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How HMM viterbi algorithm works

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Nikolas Spiliopoulos
Nikolas Spiliopoulos on 22 Nov 2021
Edited: Aneela on 19 Feb 2024
Hi al,
I am new in using HMM so I have created a simple example, where a random sequence is generated and then the states are updated through viterbi algorithm (
However, from my understanding it seems that viterbi updates the states for a given sequence!
So it means that the sequence remains the same and only the states are updated? If you have any good reference example besides the one on the matlab website, it would b really helpful.
thanks in advance,

Answers (1)

Aneela on 19 Feb 2024
Edited: Aneela on 19 Feb 2024
Hi Nikolas Spiliopoulos,
The Viterbi algorithm generates the most likely sequence of the hidden states (Viterbi States) in “HMM (Hidden Markov Models)”.
  • The algorithm begins by determining the initial likelihoods for each state, based on the first observation.
  • For each subsequent observation, the algorithm calculates the probability of being in each state by using the new observation and the previous state probabilities.
  • This is done by using the emission probability of the observed value and the transition probability from the previous state.
  • After all observations have been processed, and the final state is reached, it finds the probability of the most likely sequence or the path.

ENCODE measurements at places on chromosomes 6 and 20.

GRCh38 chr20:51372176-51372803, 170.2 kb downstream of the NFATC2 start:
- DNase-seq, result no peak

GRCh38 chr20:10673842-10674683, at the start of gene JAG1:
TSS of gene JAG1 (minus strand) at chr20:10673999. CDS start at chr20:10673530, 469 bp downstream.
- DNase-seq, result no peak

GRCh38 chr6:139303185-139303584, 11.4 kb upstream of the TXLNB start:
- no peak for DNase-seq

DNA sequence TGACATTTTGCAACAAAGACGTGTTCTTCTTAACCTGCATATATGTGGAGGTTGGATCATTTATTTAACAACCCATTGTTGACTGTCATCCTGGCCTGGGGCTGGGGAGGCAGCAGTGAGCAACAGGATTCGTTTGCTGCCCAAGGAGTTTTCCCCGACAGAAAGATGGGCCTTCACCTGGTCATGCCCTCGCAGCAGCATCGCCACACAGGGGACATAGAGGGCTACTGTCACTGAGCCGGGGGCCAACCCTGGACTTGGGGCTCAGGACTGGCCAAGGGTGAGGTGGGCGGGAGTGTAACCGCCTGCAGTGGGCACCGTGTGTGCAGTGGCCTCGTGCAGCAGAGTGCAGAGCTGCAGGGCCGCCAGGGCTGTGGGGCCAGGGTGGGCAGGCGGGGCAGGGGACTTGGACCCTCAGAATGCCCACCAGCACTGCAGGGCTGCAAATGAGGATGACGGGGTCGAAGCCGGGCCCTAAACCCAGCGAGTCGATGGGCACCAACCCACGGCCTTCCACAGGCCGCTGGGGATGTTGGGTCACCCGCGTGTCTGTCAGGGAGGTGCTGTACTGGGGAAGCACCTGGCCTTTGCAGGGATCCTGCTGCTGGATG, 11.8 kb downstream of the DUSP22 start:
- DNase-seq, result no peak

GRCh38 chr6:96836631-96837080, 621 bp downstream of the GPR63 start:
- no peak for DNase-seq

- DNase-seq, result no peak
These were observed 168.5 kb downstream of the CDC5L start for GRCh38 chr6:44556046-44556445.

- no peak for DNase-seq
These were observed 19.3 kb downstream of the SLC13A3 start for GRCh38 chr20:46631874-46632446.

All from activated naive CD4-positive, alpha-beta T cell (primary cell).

• Finally, using backtracking from the final state, the most likely sequence of the hidden states (Viterbi states) is found.
As a result, only the states (Viterbi states) get updated, the given sequence of the observations remains same.
Here's a reference example.
obs_seq = {'Play','Home','Home','Play','Home','Play','Home'};
[seq, prob] = viterbi(obs_seq);
disp(['Most likely sequence of states: ', strjoin(seq, ' -> ')]);
disp(['Probability of the sequence: ', num2str(prob)]);
function [seq, prob] = viterbi(obs_seq)
% Define the HMM parameters
states = {'Rainy', 'Sunny'};
observations = {'Play', 'Home'};
% Initial probabilities
pi = [0.6, 0.4];
% Transition probabilities
A = [0.7, 0.3;
0.4, 0.6];
% Emission probabilities
B = [0.1, 0.9;
0.6, 0.4];
% Map each observation to its index
obs_indices = arrayfun(@(x) find(strcmp(x, observations)), obs_seq);
% Initialization
len_obs = length(obs_seq);
num_states = length(states);
%T1 stores the highest probability of any path that reaches state i
T1 = zeros(num_states, len_obs);
%T2 stores the state that achieved maximum probability in T1
T2 = zeros(num_states, len_obs);
% Fill in first column of T1 and T2
for state = 1:num_states
T1(state, 1) = pi(state) * B(state, obs_indices(1));
T2(state, 1) = 0;
% Iterate through the observation sequence
for t = 2:len_obs
for s = 1:num_states
[max_val, max_state] = max(T1(:, t-1) .* A(:, s));
T1(s, t) = max_val * B(s, obs_indices(t));
T2(s, t) = max_state;
% Backtracking
seq = cell(1, len_obs);
[prob, last_state] = max(T1(:, len_obs));
seq{len_obs} = states{last_state};
for t = len_obs-1:-1:1
last_state = T2(last_state, t+1);
seq{t} = states{last_state};





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